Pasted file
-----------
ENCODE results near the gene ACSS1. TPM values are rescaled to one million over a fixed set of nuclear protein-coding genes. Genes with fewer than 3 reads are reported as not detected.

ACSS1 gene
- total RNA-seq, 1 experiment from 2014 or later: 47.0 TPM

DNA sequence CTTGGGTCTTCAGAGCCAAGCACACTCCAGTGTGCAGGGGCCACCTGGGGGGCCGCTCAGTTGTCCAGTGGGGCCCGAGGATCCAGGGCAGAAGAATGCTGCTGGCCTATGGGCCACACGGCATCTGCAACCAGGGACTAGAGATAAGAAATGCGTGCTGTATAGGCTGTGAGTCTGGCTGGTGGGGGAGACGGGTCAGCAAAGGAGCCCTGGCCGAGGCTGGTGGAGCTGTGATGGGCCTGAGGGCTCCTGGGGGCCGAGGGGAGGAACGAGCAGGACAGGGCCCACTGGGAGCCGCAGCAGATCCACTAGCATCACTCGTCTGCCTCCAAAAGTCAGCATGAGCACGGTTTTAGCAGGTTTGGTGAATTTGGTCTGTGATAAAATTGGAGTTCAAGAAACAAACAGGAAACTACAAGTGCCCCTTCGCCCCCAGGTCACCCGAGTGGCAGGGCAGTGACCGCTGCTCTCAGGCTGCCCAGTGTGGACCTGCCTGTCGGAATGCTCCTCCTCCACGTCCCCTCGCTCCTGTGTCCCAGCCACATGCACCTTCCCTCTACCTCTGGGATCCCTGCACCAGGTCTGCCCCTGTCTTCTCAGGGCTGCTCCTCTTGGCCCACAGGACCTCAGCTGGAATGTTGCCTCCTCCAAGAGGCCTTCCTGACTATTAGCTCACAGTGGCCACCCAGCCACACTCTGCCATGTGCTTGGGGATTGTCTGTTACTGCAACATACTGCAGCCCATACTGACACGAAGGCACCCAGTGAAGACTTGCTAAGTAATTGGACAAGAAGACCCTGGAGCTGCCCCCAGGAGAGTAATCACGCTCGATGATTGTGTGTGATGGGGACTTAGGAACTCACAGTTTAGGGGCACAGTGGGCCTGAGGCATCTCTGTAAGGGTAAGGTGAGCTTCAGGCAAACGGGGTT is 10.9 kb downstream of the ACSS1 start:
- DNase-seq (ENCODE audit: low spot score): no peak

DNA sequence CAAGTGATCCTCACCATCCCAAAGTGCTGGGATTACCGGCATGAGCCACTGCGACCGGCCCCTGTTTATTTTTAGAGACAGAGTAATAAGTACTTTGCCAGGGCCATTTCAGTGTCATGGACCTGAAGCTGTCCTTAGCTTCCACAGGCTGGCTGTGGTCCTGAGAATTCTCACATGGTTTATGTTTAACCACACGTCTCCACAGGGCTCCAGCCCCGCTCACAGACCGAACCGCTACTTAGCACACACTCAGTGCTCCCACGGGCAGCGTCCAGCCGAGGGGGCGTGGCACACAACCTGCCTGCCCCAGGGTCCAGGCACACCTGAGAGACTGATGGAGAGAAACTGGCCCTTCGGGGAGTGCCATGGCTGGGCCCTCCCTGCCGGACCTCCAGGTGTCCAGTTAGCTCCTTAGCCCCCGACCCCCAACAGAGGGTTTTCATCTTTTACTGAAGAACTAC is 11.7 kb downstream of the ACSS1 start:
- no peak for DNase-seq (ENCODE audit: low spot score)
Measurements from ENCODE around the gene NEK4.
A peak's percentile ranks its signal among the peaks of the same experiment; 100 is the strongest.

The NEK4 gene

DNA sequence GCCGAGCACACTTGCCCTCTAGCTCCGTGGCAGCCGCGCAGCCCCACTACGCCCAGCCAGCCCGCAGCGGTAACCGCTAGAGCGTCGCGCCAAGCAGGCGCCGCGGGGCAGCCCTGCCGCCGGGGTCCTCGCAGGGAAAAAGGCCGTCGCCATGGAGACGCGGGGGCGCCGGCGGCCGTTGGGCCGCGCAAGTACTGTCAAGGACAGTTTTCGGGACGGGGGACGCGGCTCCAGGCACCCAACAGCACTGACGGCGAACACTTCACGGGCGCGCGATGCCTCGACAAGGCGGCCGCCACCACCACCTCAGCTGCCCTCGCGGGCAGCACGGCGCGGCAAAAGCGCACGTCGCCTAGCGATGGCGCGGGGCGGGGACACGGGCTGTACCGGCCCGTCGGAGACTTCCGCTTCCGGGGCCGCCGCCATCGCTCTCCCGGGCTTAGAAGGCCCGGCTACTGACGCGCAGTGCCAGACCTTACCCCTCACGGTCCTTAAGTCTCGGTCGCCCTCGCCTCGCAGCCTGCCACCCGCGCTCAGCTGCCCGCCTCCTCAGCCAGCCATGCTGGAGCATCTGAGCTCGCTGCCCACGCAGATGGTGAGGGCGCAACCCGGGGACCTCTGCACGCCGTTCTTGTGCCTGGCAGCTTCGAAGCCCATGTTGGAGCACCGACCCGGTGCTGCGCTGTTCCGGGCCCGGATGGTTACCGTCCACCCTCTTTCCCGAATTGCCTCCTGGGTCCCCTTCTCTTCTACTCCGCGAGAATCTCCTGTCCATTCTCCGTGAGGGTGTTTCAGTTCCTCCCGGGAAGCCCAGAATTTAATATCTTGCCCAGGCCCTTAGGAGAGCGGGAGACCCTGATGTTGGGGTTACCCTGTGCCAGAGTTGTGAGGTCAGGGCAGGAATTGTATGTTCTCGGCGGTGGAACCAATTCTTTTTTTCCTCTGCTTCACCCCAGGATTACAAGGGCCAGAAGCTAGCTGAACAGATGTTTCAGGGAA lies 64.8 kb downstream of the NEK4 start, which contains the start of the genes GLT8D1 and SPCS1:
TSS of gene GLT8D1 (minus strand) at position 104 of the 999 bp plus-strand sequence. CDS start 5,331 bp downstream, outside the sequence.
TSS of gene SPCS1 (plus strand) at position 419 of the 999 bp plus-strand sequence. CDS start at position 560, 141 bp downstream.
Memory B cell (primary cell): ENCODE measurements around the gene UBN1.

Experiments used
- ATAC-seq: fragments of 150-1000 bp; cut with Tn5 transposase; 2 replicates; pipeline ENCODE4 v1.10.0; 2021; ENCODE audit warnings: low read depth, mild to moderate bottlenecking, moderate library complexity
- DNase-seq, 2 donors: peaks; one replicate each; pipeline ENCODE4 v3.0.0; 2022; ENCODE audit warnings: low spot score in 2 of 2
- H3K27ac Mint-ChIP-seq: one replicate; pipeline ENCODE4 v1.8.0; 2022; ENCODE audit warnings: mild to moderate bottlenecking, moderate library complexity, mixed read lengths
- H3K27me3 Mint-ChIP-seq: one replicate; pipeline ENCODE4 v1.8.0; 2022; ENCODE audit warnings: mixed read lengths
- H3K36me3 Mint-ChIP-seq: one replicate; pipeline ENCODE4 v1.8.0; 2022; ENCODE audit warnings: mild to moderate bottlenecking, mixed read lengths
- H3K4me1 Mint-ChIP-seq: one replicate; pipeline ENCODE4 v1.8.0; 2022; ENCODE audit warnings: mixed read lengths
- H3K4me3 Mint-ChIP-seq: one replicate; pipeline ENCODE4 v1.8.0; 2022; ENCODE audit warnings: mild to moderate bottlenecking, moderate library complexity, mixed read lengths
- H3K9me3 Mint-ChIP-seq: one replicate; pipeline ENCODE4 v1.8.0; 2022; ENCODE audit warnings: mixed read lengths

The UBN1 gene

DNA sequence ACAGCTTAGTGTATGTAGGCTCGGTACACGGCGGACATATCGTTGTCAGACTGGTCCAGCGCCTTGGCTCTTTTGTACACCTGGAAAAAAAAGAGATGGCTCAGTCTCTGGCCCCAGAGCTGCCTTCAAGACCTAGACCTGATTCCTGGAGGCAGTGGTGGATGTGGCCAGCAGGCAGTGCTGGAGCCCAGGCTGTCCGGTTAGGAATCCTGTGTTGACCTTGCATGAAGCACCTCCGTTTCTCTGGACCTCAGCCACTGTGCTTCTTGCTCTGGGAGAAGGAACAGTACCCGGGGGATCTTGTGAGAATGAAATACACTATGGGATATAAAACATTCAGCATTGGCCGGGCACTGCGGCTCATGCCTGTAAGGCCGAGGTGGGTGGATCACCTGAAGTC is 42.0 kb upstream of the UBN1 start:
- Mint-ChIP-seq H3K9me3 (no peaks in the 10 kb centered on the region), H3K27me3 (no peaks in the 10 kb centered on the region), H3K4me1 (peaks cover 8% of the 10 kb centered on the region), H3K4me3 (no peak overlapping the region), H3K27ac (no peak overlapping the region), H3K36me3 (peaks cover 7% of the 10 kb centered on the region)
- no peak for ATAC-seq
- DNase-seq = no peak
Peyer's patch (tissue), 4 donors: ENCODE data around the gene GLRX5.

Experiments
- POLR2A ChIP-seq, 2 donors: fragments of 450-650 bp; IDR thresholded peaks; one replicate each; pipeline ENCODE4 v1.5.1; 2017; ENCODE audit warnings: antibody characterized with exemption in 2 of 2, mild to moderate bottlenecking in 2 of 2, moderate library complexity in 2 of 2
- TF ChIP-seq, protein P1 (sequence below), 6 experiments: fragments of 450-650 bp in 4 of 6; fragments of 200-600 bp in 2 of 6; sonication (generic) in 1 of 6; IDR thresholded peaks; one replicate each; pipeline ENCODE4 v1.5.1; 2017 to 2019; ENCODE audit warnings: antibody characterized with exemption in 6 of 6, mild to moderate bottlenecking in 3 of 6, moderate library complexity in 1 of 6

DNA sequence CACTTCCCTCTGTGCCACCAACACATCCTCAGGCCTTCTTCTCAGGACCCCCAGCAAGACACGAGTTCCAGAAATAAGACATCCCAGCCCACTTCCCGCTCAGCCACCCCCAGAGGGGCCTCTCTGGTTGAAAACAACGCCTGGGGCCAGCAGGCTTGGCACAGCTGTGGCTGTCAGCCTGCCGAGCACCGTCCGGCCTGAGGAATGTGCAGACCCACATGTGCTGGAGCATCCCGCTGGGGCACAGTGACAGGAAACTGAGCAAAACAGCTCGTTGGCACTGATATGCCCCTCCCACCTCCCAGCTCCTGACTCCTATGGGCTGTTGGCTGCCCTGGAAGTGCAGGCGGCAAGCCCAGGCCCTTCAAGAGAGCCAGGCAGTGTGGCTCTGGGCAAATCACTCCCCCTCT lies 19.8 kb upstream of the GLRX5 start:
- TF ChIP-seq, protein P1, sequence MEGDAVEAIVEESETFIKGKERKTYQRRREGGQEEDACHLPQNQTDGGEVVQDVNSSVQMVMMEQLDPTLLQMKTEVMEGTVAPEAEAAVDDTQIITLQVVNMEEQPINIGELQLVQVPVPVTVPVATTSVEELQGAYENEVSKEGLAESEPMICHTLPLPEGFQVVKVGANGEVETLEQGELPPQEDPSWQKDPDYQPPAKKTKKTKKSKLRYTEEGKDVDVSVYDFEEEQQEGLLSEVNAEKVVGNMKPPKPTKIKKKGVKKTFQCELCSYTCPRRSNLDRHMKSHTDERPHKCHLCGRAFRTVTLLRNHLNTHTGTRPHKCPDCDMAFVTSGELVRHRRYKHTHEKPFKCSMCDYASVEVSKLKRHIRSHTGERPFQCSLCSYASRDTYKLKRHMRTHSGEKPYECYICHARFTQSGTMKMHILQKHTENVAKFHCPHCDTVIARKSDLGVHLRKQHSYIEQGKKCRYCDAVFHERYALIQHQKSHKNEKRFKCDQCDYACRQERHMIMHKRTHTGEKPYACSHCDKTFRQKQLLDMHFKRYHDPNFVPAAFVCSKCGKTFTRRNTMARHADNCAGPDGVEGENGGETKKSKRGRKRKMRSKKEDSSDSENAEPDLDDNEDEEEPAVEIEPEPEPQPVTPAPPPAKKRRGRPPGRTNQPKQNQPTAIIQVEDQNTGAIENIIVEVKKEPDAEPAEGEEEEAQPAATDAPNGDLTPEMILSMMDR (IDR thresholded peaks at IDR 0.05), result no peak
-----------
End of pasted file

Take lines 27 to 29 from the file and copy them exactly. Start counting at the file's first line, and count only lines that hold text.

- no peak for ATAC-seq
- DNase-seq = no peak
Peyer's patch (tissue), 4 donors: ENCODE data around the gene GLRX5.